As someone who’s travelled by motorcycle from Hyderabad to places such as Hampi and Mumbai, I know how tiring a road trip on two wheels can be. Wind and bugs constantly smack you in the chest, you feel sweaty and claustrophobic inside the very helmet that’s meant to save your life, and other vehicles tend to pay you little or no attention. For road trippers travelling by motorbike, the onus of survival is squarely on us. That’s why it’s paramount that we prepare and execute such journeys with a level head. Check out these tips to make your two-wheeled expedition as safe and enjoyable as possible.
Plan the trip around your limits. Knowing what you’re capable of is the first step. Follow this up by sticking to these limits. If you know you can do 500 kilometres a day, don’t plan an itinerary where you have to travel twice that distance. Even the most seasoned riders know that daily mileage drops with every day, so account for this, too.
Maintain a decent pace. The road-carver seeking to make the fastest time across a canyon road is less likely to enjoy the stunning views around him. He’s also going to tire much more quickly than riders who travel at a leisurely pace.
Skip the stimulants. Caffeine and other drugs that stimulate the nervous system can give you an immediate energy boost, but the crash is likely to have you too tired to go any further. Try to avoid cigarettes, too.
Preparation is the key. Get your motorcycle serviced at least a week before you hit the road. Even the best mechanics can make mistakes, and you don’t want to encounter carburettor problems in the middle of nowhere. In addition, don’t experiment with vehicle modifications or new accessories on a long trip.
Warmth is underrated. After riding all day in 38° heat, night temperatures of even 30° can send a shiver down your spine. If you plan on riding at night, invest in an electric vest that will keep you warm once the sun goes down.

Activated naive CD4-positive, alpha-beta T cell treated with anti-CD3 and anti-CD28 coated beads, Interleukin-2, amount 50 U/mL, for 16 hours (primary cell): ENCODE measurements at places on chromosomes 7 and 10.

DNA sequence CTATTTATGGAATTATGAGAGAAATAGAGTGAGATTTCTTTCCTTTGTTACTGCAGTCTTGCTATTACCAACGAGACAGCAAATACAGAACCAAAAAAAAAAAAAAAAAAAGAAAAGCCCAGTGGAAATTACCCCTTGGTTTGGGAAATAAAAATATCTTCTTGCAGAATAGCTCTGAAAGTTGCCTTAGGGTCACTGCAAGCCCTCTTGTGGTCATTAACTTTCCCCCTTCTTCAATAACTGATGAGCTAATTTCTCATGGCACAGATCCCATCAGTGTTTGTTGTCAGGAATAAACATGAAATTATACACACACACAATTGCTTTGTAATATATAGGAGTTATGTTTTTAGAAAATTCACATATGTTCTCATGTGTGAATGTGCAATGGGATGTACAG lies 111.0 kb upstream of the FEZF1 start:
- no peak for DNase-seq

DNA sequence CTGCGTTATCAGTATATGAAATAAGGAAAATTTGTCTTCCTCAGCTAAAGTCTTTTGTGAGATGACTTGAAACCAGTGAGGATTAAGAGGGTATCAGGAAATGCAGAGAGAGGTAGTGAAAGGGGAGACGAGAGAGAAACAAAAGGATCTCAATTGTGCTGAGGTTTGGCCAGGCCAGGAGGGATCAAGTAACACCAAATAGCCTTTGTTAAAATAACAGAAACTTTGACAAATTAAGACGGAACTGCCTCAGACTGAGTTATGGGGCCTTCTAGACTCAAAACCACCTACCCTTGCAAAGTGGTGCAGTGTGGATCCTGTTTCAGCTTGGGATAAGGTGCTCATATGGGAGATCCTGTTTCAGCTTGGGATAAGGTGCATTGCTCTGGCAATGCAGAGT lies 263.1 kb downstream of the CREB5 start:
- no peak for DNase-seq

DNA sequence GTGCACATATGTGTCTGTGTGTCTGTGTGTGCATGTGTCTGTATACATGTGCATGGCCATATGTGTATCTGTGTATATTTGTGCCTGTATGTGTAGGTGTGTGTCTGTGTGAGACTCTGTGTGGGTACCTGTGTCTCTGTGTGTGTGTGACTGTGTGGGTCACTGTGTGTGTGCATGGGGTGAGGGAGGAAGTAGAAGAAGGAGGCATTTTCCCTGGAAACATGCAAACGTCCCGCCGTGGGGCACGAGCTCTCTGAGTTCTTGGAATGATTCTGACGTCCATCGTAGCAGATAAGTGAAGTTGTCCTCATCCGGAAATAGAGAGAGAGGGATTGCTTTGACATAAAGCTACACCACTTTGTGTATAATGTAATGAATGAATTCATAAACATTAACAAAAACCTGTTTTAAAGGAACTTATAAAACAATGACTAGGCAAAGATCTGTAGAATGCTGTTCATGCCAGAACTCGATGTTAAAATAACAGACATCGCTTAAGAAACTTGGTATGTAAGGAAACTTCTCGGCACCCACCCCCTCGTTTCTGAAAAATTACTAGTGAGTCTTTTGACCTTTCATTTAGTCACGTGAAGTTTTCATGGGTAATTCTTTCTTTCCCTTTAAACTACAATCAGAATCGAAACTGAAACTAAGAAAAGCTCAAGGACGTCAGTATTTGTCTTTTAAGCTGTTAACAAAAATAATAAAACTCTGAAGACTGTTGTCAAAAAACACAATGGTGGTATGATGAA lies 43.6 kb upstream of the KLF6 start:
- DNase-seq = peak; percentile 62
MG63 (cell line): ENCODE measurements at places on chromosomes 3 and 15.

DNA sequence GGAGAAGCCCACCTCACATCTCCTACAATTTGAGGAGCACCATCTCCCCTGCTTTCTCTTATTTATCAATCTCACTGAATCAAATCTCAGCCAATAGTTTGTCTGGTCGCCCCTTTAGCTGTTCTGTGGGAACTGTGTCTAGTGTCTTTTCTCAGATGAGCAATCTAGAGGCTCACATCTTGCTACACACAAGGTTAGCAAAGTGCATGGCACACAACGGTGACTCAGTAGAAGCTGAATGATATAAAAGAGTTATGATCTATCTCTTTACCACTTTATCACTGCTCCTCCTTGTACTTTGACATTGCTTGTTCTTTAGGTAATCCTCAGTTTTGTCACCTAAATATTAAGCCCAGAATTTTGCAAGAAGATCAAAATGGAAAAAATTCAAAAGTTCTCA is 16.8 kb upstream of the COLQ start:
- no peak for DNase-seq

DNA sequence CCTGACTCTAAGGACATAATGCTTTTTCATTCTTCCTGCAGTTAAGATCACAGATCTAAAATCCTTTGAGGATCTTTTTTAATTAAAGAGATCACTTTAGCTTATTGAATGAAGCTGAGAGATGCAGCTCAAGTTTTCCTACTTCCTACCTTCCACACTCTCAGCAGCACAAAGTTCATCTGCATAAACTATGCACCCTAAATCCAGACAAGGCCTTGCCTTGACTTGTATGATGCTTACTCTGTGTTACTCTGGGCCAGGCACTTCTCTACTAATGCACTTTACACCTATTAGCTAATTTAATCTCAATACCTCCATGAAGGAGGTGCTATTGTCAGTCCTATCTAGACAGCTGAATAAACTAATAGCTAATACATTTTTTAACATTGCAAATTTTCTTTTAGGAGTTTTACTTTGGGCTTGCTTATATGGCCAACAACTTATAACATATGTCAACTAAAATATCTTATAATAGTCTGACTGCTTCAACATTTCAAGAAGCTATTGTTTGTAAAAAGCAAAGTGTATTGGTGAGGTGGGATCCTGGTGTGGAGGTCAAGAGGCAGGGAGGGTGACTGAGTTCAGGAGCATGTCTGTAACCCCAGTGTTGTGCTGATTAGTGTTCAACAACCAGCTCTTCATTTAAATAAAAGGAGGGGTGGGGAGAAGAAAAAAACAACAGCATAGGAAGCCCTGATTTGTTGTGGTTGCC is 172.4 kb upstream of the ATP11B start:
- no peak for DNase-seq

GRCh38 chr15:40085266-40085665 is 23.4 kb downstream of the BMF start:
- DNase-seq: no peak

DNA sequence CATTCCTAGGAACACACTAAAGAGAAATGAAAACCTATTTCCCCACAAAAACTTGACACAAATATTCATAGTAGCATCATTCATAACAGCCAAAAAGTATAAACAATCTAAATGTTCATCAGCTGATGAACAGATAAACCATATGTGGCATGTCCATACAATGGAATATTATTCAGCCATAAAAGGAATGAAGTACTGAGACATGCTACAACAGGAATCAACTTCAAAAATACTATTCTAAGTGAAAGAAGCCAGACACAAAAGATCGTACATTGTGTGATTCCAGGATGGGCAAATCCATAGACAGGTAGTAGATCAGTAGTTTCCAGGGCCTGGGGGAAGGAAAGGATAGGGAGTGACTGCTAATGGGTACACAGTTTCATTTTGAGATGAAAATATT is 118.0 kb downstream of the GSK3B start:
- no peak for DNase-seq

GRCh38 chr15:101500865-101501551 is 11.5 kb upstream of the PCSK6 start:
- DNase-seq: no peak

Pack for the road. Be sure to pack some aspirin, pain relief spray/balm, anti-nausea medication, antacids, eye and nose lubricant, a first aid kit and small chocolate bars. These and other critical components of a riding pack should ensure that you can overcome most mind- or body-related issues without having to search for help.
Prevent boredom. The moment you get caught up in the drone of the road, you’ve lost the first battle in the war for maintenance of concentration. Music can be a lifesaver, adding flavour and imagination to what could be an otherwise-boring ride.
To go faster, just stop. When you notice yourself struggling to maintain speed, take it as a sign that you need some rest. Don’t be afraid to take breaks whenever your body demands it. Instead of guzzling coffee, try to get some shut-eye. Even better, walk around and get some oxygen back in your brain.
Maintain a strong mentality. Remain positive, and half your job is done. Waiting for something bad to happen or worrying about potential pitfalls is the quickest path to self-defeat. Instead, appreciate the landscapes and vistas you ride past. Live for the ride, not some worst-case scenario.
If you can’t eat right, eat light. The best way to approach the food aspect of a road trip is with oatmeal, toast and eggs for breakfast. Skip lunch in favour of a light snack, such as fruit and maybe a bit of chocolate. Dinner should be high in carbohydrates and sodium to compensate for lost energy. If you can’t find the right foods, at least keep a strict check on portion sizes. Overeating is a quick ticket to feeling drowsy.
Drink plenty of fluids. Staying hydrated is one of the toughest parts of a road trip. CamelBak manufactures some of the best-designed hydration packs that let you sip as you ride. Without adequate water, you’ll tire much more quickly.
Be prepared to stop. You might need to hit the brakes at short notice, whether for a clueless person or a wayward animal. The vehicle ahead of you might have an accident, or there may be a police checkpoint. There are a dozen reasons why you’ll need to stop quickly on the highway, and you should be prepared for them all.
Watch out for trucks. Maintain a safe distance from lorries and trailers. Whatever you do, do NOT travel directly behind them. Because of highway robberies, truck drivers tend to focus so much on tailgaters that they stop paying attention to anything else. Another scenario is a burst tyre, which can cause the truck’s mud flap to come flying toward you at 100 kmph.
Ditch the distractions. Mental and emotional irritants can sap much-needed stamina. Set aside any personal worries or concerns until you finish the trip. If you can’t, perhaps you’re better off staying away from the highway until things are sorted to your liking. You need to be able to focus 100% on the ride at hand. ..... Ashwin